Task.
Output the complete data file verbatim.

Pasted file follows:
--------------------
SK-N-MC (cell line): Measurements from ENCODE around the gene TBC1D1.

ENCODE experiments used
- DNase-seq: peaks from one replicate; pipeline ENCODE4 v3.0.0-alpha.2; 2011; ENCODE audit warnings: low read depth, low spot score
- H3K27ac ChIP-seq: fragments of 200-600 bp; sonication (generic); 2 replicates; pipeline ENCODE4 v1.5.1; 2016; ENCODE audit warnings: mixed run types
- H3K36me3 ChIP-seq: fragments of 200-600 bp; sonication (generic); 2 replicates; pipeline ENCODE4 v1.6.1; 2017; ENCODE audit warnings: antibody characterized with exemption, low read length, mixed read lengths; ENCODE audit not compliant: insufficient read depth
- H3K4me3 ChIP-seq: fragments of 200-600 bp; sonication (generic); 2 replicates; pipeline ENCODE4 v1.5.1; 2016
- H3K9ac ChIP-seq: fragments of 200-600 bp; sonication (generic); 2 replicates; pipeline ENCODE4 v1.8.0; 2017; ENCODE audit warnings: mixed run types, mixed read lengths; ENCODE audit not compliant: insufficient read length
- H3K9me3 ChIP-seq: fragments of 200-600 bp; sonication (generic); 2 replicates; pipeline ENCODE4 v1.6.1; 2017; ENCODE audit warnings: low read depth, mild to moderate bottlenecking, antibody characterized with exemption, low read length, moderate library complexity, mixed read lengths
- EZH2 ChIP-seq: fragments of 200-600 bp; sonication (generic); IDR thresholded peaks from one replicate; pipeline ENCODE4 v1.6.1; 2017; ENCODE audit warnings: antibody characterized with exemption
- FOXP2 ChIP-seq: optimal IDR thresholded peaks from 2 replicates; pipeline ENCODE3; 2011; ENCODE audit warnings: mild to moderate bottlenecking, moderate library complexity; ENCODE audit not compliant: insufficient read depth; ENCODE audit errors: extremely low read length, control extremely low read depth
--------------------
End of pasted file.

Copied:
SK-N-MC (cell line): Measurements from ENCODE around the gene TBC1D1.

ENCODE experiments used
- DNase-seq: peaks from one replicate; pipeline ENCODE4 v3.0.0-alpha.2; 2011; ENCODE audit warnings: low read depth, low spot score
- H3K27ac ChIP-seq: fragments of 200-600 bp; sonication (generic); 2 replicates; pipeline ENCODE4 v1.5.1; 2016; ENCODE audit warnings: mixed run types
- H3K36me3 ChIP-seq: fragments of 200-600 bp; sonication (generic); 2 replicates; pipeline ENCODE4 v1.6.1; 2017; ENCODE audit warnings: antibody characterized with exemption, low read length, mixed read lengths; ENCODE audit not compliant: insufficient read depth
- H3K4me3 ChIP-seq: fragments of 200-600 bp; sonication (generic); 2 replicates; pipeline ENCODE4 v1.5.1; 2016
- H3K9ac ChIP-seq: fragments of 200-600 bp; sonication (generic); 2 replicates; pipeline ENCODE4 v1.8.0; 2017; ENCODE audit warnings: mixed run types, mixed read lengths; ENCODE audit not compliant: insufficient read length
- H3K9me3 ChIP-seq: fragments of 200-600 bp; sonication (generic); 2 replicates; pipeline ENCODE4 v1.6.1; 2017; ENCODE audit warnings: low read depth, mild to moderate bottlenecking, antibody characterized with exemption, low read length, moderate library complexity, mixed read lengths
- EZH2 ChIP-seq: fragments of 200-600 bp; sonication (generic); IDR thresholded peaks from one replicate; pipeline ENCODE4 v1.6.1; 2017; ENCODE audit warnings: antibody characterized with exemption
- FOXP2 ChIP-seq: optimal IDR thresholded peaks from 2 replicates; pipeline ENCODE3; 2011; ENCODE audit warnings: mild to moderate bottlenecking, moderate library complexity; ENCODE audit not compliant: insufficient read depth; ENCODE audit errors: extremely low read length, control extremely low read depth